• Φ : mobile share of households. This expresses the portion households that want a different size home are able to move in the short-run. 
  • σi : local housing supply elasticity. This represents the long-run housing supply elasticity for each individual county. This parameter establishes how much a given county can/will expand their housing supply over a 10-year period.

To distinguish the effects from other factors like monetary policy, the authors look primarily at rents as a proxy for overall housing costs. They note that housing prices and rents are relatively correlated. Since monetary policy (such as the interest rate) has a much bigger impact on home purchasing as compared to renting, looking at rents gives the trends without interference from monetary policy.

Through the model, the authors find that the short-run effects of remote work on affordability are greater than the long-run ones. In the short-run, people are moving out of cities and towards higher-amenity and more spacious places. In the long-run, these effects are less pronounced and may move in a different direction. 

This figure shows location demand shocks and location demand projected onto remote work shocks. Panel A is a choropleth map showing the location demand at the county level. Credit: Howard, G., Liebersohn, J., & Ozimek, A. (2023). The short- and long-run effects of remote work on U.S. Housing Markets.

The above graphic was constructed by the authors to visualize the short-run trends noted above. The shades of red indicate areas with positive location demand shock, or areas where people are moving to. The shades of blue indicate areas with negative location demand shock, or areas where people are moving from. 

Looking closely, this graphic illuminates the “donut effect,” wherein people are moving out of cities into nearby regions. Take New York City as an example of this. New York City (on the Southern tip of New York) is a blue spot, indicating that people are leaving the city. Looking around New York City, the surrounding counties are all red, indicating net positive population migration in these regions. Across the country this trend appears, including in other populous regions like San Francisco/Silicon Valley.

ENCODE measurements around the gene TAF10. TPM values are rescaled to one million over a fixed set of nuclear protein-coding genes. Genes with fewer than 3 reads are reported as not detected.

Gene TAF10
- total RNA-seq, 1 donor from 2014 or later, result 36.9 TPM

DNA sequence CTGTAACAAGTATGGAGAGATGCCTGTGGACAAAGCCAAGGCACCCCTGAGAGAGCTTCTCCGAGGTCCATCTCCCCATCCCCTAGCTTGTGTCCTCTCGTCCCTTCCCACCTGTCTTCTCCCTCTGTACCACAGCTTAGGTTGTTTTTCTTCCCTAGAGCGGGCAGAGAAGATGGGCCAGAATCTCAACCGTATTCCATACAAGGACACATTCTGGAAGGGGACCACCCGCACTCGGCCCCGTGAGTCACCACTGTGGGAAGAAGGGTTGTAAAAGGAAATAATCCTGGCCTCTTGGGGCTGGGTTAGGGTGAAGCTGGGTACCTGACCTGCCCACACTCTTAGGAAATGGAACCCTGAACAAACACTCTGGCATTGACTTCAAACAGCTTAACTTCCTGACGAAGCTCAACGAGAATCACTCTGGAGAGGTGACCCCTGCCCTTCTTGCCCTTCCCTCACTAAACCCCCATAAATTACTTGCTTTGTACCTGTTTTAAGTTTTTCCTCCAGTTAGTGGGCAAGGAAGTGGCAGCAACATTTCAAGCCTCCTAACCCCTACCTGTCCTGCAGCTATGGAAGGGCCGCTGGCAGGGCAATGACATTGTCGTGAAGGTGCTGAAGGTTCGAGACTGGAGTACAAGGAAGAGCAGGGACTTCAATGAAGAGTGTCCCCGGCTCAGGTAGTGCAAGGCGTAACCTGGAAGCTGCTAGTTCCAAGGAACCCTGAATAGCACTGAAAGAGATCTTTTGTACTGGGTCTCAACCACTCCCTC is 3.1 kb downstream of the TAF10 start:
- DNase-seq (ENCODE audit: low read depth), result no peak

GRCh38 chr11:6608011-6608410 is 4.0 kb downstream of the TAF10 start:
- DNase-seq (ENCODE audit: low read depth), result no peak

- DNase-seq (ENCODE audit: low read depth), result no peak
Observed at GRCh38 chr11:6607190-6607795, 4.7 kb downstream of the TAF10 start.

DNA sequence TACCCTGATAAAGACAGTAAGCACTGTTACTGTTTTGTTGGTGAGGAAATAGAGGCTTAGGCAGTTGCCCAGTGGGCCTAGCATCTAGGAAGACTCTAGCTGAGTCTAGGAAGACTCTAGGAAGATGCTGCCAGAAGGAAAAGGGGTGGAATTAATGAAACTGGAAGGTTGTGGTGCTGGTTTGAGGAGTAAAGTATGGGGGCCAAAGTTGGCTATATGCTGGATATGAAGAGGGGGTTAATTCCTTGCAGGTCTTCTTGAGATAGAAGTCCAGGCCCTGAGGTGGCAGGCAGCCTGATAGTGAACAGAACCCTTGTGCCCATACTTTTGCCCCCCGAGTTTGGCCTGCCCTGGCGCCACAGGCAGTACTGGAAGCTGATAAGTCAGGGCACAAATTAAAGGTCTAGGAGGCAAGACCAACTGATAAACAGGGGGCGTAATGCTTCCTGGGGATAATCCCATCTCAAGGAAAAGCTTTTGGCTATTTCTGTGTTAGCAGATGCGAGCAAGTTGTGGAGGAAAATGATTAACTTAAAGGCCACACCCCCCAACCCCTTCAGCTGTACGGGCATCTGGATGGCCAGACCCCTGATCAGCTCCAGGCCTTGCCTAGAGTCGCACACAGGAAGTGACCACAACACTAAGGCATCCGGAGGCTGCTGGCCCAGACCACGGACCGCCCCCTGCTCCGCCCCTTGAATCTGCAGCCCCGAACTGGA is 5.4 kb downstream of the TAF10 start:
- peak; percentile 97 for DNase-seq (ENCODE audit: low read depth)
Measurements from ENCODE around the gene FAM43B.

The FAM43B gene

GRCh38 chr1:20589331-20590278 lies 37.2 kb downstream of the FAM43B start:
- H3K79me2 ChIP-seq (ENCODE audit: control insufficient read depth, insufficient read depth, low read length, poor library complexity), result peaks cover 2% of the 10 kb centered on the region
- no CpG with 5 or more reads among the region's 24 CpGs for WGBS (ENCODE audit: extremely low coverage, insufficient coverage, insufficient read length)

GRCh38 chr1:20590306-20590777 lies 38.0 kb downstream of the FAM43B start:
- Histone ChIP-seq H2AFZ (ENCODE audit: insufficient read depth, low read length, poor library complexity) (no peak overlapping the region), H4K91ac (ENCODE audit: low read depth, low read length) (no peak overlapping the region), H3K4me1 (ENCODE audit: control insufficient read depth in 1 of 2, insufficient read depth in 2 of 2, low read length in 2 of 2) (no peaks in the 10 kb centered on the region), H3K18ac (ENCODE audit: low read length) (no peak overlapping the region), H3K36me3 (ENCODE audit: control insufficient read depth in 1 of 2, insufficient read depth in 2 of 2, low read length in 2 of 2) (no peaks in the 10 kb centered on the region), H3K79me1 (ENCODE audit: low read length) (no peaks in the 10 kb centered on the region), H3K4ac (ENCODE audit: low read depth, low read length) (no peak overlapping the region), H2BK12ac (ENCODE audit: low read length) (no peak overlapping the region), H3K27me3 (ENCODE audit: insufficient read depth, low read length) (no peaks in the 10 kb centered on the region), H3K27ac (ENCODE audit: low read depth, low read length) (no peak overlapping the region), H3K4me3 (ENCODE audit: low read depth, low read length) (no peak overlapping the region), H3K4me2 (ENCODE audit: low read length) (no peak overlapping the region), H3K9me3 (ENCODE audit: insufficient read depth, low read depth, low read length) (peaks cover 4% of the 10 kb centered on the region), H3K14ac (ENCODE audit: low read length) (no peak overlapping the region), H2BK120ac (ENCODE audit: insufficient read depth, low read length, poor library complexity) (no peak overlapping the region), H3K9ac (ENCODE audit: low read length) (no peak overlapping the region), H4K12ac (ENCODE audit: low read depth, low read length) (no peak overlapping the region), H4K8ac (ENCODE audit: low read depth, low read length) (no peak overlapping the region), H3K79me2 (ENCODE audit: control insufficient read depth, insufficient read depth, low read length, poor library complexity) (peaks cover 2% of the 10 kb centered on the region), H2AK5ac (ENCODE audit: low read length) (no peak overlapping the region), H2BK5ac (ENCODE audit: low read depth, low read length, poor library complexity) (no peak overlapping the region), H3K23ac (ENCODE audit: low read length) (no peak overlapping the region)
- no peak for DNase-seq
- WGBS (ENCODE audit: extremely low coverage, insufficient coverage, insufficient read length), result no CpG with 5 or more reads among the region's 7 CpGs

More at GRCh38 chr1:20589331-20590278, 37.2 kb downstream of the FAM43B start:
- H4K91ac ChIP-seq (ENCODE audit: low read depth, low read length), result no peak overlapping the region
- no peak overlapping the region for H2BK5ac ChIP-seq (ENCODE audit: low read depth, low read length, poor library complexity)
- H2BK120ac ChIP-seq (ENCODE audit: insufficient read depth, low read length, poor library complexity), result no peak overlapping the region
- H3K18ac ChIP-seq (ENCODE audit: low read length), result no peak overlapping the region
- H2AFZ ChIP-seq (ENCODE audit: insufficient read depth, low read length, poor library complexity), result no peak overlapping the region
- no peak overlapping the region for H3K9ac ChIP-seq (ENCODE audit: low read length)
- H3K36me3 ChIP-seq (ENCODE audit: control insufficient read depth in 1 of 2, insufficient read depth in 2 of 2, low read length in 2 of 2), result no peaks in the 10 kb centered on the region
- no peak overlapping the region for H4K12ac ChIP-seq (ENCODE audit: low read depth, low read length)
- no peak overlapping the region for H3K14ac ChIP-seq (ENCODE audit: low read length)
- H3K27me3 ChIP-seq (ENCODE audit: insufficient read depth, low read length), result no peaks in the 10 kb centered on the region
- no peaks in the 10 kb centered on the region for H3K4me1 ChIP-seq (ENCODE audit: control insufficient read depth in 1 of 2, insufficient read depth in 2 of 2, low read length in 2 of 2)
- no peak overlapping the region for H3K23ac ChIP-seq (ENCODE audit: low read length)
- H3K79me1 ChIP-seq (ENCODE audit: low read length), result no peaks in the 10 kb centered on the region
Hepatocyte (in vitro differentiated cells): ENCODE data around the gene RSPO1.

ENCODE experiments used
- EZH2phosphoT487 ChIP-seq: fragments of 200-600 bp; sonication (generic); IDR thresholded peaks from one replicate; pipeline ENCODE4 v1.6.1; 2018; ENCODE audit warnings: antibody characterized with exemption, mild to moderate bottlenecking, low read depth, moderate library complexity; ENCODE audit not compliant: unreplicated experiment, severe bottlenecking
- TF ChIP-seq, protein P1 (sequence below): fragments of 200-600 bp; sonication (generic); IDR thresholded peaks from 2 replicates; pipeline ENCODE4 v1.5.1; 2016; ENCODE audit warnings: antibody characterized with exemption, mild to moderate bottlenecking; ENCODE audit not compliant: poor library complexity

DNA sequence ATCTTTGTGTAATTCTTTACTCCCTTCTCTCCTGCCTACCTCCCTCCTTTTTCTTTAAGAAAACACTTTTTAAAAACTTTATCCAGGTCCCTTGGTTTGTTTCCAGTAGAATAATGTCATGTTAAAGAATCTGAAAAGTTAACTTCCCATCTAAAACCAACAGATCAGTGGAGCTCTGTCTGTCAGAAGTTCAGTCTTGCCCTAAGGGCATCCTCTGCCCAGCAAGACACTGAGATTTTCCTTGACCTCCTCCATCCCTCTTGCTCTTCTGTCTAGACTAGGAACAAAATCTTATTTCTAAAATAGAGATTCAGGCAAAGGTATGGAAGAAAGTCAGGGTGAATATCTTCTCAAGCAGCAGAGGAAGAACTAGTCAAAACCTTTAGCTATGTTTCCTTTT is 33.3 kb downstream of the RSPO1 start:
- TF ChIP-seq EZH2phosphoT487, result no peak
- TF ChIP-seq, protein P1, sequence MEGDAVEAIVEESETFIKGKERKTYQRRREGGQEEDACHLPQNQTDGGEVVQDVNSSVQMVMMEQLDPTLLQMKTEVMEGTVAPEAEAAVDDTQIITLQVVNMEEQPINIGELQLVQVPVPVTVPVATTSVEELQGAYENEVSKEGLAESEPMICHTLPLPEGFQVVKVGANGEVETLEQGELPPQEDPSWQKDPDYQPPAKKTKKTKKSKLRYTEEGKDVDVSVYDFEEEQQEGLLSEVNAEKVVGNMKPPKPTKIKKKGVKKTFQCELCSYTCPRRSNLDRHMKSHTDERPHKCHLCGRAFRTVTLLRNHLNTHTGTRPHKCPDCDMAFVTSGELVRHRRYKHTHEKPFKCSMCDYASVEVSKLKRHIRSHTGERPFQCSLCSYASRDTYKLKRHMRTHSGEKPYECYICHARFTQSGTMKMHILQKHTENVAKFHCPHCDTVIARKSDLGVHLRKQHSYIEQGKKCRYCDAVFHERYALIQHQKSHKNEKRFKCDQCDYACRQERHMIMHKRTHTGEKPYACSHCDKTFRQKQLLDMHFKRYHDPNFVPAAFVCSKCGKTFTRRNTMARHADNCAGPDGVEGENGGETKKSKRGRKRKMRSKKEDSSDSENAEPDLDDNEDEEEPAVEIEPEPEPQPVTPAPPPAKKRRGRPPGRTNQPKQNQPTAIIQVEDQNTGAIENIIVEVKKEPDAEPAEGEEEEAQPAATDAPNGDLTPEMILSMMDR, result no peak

Returning to the two fundamental questions regarding location demand and housing demand, the authors find that over time, prices will fall in larger cities, potentially even below pre-pandemic levels. In terms of housing demand, since housing supply will eventually meet the demand in the long-run, the long-run price effect of changes in housing demand is only one fourth of  the short-run effect. Put together, the impact of remote work on housing costs is far below the current levels that we are seeing. 

While remote work may have declined from its peak-level at the height of the COVID-19 pandemic, remote work is still ubiquitous and its effects are still real. However, even with workers returning to the office, Professor Howard stated that this model is valid. The effects may be slightly scaled down with workers returning, but the direction and general effect modeled in the paper are still very much in-tact. With remote work here to stay and some of the dust from the height of the pandemic settling, the authors’ work is more significant now than ever before.

Our gratitude to Professor Howard for graciously giving his time. The full paper can be found in the October 2023 edition of Journal of Financial Economics or online here.



  1. Howard, G., Liebersohn, J., & Ozimek, A. (2023). The short- and long-run effects of remote work on U.S. Housing Markets. Journal of Financial Economics, 150(1), 166–184. 
  2. Parker, K. (2023, March 30). About a third of U.S. workers who can work from home now do so all the time. Pew Research Center.

About the author
Jeremy Septon is a sophomore studying Economics and Statistics at the University of Illinois Urbana-Champaign. He is deeply interested in the social sciences and how their insights can transform the world.  In his free-time, he is an avid reader, baker, and podcast enthusiast.